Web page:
Am I allowed to hire / Recruit on Jmonkeyengine,org

OK,



I am gearing up to make a small game using java - I am doing the 3D / 2D art side of things for the game.



I only know some very basic java. So here goes my question -



Am I allowed to recruit or hire on this site?



If so where do I put my Work for Hire / Recruitment Thread?



Thank you for your time,



Ben Stanley

I’ve no idea about the answer to your question but just a quick warning that Hire = $£ = expensive if you want a good programmer… and getting a not-good programmer will cost more than it saves in the long run.

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People have done it before in the past, so i see no reason why you cant do it. Maybe put it in the User Projects section, also how much $ do you have to spend? and you cant do the “you will get money after we sell the game” strategy it seldom ever works.

I assume this is unpaid work you’re talking about? Either way it’s fine as long as you’re transparent, professional and realistic about it. You should post in Free Announcements.



Be very clear about what you’ll be adding to the project, and what type of team dynamics developers should expect (e.g. do you want to be 100% in charge of the game design? this can be a good thing btw). Scope is also key. The fewer projects you’ve finished already, the shorter your timeline should be.



The easiest way to get people on board on projects like these is to do any ground work you’re capable of yourself.

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Hey all,



Thank you all for the replies. :slight_smile: I would have replied sooner just I have been sleeping.



@zarch - Note taken and thank you for the heads up. You got a +1 for that :slight_smile:



@wezrule - I was planning to spend 50.00 upfront with a bi monthly wage of 50.00 USD. But in all honesty that would be stretching it with Life. As that is my Emergency spending money. I am also planning on doing a kick starter for this project of mine (ours if I can find a programmer) as soon as I have something to show to the public Demo or prototype Game play.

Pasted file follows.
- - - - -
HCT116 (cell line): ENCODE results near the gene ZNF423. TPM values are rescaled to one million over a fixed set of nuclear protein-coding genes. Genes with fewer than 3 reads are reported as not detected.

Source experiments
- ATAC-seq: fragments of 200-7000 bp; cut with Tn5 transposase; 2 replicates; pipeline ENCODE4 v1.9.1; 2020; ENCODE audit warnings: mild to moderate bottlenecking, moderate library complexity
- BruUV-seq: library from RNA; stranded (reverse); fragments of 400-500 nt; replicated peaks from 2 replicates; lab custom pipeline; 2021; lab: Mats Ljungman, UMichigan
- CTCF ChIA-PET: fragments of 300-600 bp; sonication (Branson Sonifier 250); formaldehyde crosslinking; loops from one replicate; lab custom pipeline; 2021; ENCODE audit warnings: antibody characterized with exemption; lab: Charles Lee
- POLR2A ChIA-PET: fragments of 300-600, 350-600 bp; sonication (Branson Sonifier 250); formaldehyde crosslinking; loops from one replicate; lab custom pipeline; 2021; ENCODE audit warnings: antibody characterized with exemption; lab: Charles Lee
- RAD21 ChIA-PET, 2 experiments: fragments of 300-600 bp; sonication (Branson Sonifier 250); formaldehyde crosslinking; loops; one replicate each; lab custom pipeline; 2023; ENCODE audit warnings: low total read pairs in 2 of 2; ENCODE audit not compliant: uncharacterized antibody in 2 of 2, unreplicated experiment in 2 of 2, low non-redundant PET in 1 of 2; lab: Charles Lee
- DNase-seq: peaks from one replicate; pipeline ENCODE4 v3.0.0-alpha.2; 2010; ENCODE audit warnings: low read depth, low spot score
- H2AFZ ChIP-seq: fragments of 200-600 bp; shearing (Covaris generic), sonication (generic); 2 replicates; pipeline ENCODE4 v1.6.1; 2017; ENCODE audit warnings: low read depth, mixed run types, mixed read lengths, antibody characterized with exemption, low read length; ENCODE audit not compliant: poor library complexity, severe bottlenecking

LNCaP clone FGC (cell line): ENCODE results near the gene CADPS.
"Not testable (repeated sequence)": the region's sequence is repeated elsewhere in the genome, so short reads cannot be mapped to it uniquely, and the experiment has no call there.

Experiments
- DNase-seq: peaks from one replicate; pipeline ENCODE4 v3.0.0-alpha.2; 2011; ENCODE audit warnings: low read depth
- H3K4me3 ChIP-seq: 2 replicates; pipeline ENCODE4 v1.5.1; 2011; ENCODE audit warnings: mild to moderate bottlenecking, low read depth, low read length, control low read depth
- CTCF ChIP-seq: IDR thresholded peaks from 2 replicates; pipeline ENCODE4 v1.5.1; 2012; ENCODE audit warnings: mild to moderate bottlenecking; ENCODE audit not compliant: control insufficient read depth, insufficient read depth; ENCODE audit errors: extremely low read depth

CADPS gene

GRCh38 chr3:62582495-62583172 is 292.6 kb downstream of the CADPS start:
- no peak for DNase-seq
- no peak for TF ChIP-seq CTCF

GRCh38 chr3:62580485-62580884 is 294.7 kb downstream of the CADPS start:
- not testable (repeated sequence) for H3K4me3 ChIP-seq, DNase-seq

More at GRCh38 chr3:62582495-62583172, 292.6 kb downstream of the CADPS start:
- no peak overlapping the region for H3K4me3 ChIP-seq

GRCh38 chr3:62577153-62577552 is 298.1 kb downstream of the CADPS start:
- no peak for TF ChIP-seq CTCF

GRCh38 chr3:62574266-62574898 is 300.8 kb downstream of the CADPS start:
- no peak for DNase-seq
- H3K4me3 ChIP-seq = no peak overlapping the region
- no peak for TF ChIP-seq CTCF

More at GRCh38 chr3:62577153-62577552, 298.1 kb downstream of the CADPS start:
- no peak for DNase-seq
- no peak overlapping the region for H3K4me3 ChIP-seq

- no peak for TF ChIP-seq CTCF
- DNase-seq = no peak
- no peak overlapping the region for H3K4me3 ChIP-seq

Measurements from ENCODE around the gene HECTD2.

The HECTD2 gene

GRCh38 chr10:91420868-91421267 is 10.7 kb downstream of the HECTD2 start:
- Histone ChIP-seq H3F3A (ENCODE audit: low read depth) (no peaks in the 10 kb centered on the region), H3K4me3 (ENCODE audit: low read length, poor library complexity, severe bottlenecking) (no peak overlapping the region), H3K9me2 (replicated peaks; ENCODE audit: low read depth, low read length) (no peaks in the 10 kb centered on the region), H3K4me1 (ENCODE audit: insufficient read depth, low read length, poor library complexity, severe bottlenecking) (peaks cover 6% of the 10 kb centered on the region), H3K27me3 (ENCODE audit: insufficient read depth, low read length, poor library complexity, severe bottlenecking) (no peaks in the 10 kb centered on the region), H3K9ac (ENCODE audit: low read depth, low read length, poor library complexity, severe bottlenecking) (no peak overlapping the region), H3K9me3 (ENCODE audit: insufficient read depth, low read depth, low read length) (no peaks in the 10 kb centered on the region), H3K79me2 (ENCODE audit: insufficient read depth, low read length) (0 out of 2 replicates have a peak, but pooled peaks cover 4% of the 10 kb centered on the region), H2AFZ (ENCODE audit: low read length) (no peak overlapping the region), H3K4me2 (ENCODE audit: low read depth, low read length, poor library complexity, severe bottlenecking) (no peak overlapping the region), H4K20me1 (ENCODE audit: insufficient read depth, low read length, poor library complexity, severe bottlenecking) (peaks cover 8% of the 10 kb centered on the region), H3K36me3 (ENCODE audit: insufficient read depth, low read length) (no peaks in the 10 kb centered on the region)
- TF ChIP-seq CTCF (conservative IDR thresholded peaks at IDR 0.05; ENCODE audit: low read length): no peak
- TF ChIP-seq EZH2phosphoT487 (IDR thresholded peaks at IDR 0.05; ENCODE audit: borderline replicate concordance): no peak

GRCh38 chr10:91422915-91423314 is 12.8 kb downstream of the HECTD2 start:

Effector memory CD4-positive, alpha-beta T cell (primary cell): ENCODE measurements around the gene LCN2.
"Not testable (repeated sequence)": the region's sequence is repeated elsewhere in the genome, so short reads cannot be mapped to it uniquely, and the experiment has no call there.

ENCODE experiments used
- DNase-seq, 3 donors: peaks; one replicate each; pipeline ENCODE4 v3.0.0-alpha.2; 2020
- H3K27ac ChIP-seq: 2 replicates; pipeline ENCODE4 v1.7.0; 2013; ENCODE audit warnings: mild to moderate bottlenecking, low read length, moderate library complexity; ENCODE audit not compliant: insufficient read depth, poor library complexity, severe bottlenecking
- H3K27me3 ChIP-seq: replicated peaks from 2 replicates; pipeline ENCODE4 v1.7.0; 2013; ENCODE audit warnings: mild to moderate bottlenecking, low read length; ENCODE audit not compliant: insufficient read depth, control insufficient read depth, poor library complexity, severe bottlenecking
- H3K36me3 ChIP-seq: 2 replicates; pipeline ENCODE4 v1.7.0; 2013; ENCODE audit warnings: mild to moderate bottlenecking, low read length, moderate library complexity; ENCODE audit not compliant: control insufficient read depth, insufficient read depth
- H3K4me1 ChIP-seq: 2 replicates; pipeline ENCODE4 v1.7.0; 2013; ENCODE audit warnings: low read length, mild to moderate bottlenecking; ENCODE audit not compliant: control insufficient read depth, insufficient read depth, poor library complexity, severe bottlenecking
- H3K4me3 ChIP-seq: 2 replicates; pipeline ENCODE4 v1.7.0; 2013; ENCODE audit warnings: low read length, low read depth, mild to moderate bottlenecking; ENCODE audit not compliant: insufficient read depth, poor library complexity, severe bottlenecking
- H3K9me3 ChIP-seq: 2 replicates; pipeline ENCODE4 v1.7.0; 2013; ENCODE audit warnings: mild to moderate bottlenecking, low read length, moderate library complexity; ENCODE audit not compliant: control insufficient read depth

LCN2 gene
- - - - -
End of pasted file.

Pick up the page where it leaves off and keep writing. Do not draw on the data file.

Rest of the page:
@erlend_Sh - Pretty much that is what I am leaning towards. However I do not want the programmer that I will be working with to go unpaid for to long. Which is where the kickstarter would come in.



As for being transparent I will start now.



I already have some partial plans in place for starting a business. Just need to finish them up and submit them to the State. :slight_smile:



Design documents I do not tend to like too long and tend to add to the scope for me at least. I use a sort of concept document that is 4 to 15 pages long. All critical game play/Game Mechanics information is listed in there.

Engage brutal honesty mode


  1. There are very few programmers out there who do not already have more ideas for things they want to do than they have time to do it. Your odds of getting one on board without paying them a proper salary are low. To put that in perspective senior Java contractors in London get 400->500 UKP a DAY. (That’s $700 for the Americans). Obviously London is expensive, additionally junior guys are cheaper, as are salaried as opposed to contractors; but you aren’t in a position to offer a salary and as already said getting a junior guy has its own costs in the long run.



    I’ve done contracts before for people who could afford a few hundred dollars. They got me for a few hours to review their code and help with architecture design, etc. That won’t get you very far if you need a game writing from scratch.


  2. Kickstarters are a great concept - but you need something to get people on board. That generally means having a proven track record in the field. In other words you need to have some games out there and successful that you can show. Also consider the rates I said above. Any reasonable kickstarter is going to burn through extremely fast when you consider the time needed to develop a game.



    It’s a catch 22 everyone hits. In order to get money/people you need a successful product. In order to get a successful product you need money/people.